Rare Ancient Buddha Statue Valued at Rs 12.5 Crore Stolen in Audacious Heist from US Art Gallery
A rare Japanese bronze Buddha statue, valued at $1.5 million (approximately Rs 12.5 crore), was stolen from the Barakat Gallery in US.
Los Angeles: In a bold heist that shocked the art world, a rare Japanese bronze Buddha statue, valued at $1.5 million (approximately Rs 12.5 crore), was stolen from the Barakat Gallery in Los Angeles. The audacious theft took place in the early hours of September 18 at the Beverly Grove-based gallery, lasting less than 25 minutes, as confirmed by the Los Angeles Police Department.
The 250-pound (114 kg) bronze sculpture, a seated Buddha with a halo, was a masterpiece from Japan’s Edo Period (1603-1867). It was believed to have been commissioned for the centerpiece of a temple, showcasing intricate craftsmanship and historical significance.
CCTV footage captured the entire theft, revealing the suspect breaking into the gallery premises through a driveway gate. The thief skillfully utilized a dolly to transport the heavy statue into a waiting truck, leaving authorities astonished at how a lone individual managed such a feat given the statue’s considerable weight.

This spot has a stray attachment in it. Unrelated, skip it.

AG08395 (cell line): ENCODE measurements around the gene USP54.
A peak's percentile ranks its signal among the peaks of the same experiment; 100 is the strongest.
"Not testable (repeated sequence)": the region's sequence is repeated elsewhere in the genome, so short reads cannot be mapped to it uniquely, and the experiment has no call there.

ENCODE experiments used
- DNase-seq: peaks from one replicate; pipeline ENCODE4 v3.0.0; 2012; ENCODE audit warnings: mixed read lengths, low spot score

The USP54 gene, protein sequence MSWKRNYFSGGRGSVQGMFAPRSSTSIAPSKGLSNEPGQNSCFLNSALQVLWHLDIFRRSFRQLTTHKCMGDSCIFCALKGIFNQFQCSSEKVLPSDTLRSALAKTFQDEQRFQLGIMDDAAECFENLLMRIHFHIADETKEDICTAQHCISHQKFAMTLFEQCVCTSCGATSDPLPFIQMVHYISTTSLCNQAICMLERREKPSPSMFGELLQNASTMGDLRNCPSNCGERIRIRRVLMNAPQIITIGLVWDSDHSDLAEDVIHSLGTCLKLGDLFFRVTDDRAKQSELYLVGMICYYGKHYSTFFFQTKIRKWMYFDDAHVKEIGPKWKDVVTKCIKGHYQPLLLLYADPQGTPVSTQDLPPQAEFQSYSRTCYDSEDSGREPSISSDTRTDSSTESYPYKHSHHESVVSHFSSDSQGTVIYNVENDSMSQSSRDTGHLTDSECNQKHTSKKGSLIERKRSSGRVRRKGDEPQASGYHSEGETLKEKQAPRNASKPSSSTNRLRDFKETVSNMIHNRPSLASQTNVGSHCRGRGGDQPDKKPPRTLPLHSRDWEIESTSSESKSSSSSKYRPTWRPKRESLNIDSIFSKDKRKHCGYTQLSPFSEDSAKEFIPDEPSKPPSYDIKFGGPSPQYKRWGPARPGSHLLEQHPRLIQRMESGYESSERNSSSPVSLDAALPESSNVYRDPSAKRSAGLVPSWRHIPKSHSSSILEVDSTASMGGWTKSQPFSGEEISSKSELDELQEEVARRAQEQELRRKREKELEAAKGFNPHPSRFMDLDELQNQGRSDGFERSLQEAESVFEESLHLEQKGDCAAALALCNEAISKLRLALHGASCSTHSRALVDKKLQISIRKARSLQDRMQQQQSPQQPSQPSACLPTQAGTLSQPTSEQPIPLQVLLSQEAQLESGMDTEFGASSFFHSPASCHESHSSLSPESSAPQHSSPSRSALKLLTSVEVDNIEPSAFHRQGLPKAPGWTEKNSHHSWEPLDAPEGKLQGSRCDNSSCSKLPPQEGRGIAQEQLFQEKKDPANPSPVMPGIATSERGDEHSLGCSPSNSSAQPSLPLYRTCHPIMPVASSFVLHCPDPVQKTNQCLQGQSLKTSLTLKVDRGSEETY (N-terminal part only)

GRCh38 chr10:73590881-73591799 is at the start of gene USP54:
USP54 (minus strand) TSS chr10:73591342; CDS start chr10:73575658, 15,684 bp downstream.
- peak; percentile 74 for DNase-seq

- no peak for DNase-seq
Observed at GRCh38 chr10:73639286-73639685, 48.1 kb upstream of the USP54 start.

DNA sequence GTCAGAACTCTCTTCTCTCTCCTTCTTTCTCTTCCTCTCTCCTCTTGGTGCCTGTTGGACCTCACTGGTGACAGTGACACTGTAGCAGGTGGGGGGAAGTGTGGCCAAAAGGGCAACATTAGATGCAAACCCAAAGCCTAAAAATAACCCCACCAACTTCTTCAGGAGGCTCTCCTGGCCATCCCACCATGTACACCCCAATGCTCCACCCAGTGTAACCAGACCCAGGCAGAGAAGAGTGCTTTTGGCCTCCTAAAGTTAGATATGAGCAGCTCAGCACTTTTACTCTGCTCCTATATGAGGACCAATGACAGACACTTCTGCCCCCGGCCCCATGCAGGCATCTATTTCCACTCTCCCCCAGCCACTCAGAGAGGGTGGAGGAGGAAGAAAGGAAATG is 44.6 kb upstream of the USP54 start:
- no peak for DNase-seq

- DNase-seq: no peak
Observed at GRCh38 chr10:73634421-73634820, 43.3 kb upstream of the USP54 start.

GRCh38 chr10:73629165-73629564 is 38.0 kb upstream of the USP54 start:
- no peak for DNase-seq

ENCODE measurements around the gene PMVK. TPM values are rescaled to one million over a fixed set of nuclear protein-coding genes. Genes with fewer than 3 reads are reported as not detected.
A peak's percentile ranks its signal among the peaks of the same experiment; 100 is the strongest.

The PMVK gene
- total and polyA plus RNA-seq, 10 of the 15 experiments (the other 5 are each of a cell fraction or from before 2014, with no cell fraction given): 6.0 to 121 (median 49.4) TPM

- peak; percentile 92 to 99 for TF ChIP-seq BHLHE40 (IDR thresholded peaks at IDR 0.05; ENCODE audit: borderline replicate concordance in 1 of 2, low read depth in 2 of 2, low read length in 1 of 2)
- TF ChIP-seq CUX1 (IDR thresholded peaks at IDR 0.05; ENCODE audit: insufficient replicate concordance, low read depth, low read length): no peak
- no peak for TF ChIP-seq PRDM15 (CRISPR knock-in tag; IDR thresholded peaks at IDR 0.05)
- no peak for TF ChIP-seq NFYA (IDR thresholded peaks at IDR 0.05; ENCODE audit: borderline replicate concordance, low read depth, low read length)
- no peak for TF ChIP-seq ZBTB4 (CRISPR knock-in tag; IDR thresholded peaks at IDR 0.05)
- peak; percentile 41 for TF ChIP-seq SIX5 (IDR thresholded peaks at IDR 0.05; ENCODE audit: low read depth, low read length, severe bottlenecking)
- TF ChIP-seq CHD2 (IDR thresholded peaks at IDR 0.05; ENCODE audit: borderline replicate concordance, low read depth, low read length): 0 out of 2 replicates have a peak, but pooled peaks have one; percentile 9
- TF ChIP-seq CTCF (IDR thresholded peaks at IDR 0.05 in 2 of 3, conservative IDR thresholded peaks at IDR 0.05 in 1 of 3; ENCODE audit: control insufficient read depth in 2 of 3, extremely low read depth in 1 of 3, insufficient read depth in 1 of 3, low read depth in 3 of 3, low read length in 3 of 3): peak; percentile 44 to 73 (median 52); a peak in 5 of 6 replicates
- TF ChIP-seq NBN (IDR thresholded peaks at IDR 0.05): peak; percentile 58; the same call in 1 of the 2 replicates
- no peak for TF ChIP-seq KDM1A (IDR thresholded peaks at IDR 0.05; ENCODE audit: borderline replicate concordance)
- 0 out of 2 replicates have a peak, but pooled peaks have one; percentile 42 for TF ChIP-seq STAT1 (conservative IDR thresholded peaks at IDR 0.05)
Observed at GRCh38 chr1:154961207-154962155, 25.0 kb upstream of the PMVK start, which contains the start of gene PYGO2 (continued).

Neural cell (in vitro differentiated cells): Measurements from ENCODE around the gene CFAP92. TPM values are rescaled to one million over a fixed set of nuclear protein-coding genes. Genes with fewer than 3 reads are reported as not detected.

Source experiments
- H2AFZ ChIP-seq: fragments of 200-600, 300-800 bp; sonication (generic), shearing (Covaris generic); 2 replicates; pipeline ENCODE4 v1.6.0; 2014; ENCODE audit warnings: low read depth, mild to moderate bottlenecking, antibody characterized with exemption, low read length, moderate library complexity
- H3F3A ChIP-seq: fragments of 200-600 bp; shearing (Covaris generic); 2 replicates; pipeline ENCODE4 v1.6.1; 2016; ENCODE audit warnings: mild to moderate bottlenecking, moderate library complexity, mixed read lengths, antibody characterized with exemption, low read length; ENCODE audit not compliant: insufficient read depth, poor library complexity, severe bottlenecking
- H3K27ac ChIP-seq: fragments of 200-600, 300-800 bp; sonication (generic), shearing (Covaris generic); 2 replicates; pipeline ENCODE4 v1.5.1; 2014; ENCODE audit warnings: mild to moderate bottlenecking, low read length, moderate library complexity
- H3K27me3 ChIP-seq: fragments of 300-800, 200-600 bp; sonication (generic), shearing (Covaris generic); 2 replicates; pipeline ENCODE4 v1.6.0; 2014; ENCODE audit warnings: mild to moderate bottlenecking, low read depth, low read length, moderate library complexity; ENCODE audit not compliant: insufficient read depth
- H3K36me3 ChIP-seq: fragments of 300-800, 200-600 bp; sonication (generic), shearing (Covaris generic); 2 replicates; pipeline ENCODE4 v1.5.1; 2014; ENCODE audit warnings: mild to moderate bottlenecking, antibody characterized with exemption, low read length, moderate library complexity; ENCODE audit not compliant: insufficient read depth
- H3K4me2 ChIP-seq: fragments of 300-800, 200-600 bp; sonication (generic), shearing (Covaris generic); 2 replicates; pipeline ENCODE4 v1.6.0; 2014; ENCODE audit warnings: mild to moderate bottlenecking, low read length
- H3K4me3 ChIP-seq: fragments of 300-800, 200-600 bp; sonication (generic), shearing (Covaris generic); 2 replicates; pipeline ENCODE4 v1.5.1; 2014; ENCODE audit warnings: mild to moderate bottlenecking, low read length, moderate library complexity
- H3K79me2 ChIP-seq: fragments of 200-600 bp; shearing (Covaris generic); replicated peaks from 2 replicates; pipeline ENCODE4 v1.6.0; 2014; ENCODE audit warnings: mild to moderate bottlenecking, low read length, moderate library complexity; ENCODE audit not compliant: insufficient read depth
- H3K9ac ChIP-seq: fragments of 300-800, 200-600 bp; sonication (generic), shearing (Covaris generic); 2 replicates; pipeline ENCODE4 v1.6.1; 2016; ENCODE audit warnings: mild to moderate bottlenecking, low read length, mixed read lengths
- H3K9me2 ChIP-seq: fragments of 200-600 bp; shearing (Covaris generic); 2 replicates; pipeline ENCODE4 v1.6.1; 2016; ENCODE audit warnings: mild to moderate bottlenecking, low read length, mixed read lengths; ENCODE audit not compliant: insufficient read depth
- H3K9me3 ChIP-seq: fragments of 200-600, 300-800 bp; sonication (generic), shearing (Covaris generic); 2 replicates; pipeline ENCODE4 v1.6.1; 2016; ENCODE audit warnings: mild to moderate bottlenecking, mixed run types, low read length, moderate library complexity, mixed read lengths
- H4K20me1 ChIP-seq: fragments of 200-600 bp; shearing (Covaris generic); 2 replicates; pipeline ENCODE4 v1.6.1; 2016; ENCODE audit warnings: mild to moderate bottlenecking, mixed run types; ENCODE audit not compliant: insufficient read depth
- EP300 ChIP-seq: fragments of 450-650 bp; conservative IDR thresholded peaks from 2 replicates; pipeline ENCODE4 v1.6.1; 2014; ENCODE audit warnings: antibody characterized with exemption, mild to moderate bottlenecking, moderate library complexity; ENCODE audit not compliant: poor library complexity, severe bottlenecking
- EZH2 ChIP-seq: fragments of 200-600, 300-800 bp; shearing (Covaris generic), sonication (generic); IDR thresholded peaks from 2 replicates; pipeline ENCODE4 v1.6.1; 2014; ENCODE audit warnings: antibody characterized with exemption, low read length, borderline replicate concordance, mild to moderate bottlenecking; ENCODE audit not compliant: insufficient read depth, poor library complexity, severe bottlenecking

Describing the stolen artifact, the gallery’s description reads, ”This monumental bronze sculpture likely once dominated the interior of a temple…” The gallery owner, Fayez Barakat, expressed deep attachment to the sculpture, which was prominently displayed in the gallery’s outdoor space. He believed the theft was premeditated due to the sculpture’s prominent placement.
”I don’t think there’s another like it on the market anywhere. It’s four feet tall, it’s hollow cast bronze and it’s a stunning piece. It’s really aesthetically arresting and it’s shocking to see something like this go missing,” said Paul Henderson, the gallery’s director, emphasizing the uniqueness of the stolen piece and the challenges the thief might face trying to sell it.
The Los Angeles Police Department is actively investigating the case, canvassing the vicinity for additional security camera footage and leads. The Barakat Gallery, with its international presence in London, Seoul, and Hong Kong, opened its Los Angeles location in 2017, making this incident a significant blow to the art community.